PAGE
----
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With Payments to College Athletes, Another Fight Looms for Women

After decades of striving, the growing popularity of women’s basketball — including a lucrative new television deal — and recent gains in other sports have put women on closer to equal footing with men in college athletics.

Yet that progress could be stymied by a proposed $2.8 billion settlement announced last week that would allow the first revenue-sharing plan for college athletes. The deal would resolve a class-action antitrust lawsuit between athletes and the N.C.A.A., along with its major conferences.

Perhaps the biggest question about this landmark moment is a familiar one: Will the agreement be fair for women?

The settlement in House v. N.C.A.A., which must be approved by a federal judge, has two main components whose full details are not yet public. Both components could invite scrutiny under Title IX, the federal law that prohibits sex-based discrimination in any school that accepts federal funding, according to lawyers and legal scholars who have followed the case.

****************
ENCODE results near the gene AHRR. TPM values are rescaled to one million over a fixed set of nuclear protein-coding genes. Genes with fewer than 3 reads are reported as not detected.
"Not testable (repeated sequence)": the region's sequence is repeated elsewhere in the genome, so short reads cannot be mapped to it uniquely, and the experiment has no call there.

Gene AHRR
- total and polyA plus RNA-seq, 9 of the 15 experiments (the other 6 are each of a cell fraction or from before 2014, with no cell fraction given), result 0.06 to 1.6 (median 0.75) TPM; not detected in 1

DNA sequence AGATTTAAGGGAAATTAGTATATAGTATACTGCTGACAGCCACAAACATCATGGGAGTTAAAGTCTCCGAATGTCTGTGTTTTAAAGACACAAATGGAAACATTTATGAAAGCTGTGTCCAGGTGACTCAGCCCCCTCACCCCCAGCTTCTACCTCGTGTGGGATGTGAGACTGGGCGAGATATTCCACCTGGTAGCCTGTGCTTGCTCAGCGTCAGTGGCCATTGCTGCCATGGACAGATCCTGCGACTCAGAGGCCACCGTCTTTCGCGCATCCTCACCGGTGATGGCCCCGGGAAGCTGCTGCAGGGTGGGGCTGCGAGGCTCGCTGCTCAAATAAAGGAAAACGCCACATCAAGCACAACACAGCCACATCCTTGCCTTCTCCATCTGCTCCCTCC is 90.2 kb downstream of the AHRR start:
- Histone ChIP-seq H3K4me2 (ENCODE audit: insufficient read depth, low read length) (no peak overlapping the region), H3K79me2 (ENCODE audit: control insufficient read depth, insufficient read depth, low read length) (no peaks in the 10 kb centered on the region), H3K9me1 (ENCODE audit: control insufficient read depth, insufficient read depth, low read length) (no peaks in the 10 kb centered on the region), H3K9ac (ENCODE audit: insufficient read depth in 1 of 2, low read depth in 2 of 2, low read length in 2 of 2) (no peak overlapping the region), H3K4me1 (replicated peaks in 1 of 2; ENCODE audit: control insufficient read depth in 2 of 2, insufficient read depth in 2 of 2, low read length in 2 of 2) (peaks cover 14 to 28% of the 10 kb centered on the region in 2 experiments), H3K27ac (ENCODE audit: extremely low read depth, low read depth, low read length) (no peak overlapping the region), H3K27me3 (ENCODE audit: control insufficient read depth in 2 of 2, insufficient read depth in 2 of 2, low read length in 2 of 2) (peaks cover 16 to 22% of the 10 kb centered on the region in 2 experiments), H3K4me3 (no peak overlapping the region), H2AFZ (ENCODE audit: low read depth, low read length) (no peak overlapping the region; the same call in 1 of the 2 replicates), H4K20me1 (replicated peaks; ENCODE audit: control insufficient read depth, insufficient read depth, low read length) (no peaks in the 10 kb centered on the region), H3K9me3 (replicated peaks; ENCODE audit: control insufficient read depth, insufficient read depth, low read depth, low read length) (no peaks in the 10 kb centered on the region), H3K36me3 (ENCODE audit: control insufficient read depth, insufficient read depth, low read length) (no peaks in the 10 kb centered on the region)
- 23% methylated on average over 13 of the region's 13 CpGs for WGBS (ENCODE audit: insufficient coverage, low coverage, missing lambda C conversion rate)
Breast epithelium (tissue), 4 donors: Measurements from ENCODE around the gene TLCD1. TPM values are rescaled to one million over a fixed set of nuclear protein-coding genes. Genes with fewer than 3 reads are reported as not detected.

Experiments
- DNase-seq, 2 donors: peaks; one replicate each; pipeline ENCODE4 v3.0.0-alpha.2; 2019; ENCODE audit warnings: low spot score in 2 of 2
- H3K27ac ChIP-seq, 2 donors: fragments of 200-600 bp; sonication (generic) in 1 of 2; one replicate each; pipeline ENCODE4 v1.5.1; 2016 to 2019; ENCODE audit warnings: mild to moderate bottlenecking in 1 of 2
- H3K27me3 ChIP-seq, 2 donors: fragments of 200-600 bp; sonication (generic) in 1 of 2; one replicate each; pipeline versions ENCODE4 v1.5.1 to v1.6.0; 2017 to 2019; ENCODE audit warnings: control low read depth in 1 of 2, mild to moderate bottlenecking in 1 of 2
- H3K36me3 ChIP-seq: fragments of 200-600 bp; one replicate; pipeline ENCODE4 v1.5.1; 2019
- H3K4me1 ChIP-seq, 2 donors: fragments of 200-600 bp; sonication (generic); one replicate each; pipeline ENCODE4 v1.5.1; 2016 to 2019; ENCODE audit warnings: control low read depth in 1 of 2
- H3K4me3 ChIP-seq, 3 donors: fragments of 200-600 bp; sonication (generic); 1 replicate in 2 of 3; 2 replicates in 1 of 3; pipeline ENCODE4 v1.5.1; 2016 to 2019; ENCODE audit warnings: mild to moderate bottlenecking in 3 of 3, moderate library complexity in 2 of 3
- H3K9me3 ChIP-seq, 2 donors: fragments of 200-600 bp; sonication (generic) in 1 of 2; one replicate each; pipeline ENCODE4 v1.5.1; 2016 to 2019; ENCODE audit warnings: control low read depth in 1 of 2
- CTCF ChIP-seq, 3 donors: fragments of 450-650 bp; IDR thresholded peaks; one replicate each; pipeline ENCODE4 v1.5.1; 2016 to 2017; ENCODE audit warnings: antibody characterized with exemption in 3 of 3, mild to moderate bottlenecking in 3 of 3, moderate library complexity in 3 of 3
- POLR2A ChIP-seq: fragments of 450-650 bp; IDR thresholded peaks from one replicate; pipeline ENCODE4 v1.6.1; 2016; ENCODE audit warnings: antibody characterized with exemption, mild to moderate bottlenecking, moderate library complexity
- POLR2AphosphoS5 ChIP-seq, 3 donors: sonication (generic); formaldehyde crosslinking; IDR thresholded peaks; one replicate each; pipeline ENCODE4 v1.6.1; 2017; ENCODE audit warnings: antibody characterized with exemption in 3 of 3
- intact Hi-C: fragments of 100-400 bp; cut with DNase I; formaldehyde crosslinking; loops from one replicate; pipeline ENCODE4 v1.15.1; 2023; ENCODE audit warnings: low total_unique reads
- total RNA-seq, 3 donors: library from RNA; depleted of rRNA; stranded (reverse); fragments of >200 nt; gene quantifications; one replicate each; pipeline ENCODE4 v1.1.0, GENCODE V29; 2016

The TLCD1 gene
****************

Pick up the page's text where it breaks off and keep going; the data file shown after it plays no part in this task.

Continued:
One of those components looks forward: Schools would be allowed to set aside around $20 million per year, beginning in the fall of 2025, to pay both male and female athletes. The other looks back: It would essentially allow for back pay of name, image and likeness rights dating to 2016 — largely a share of television revenue from football and men’s basketball.

One familiar barrier for complying with Title IX is the pervasive influence of college football, by far the major cost and revenue driver in athletic department decision-making.

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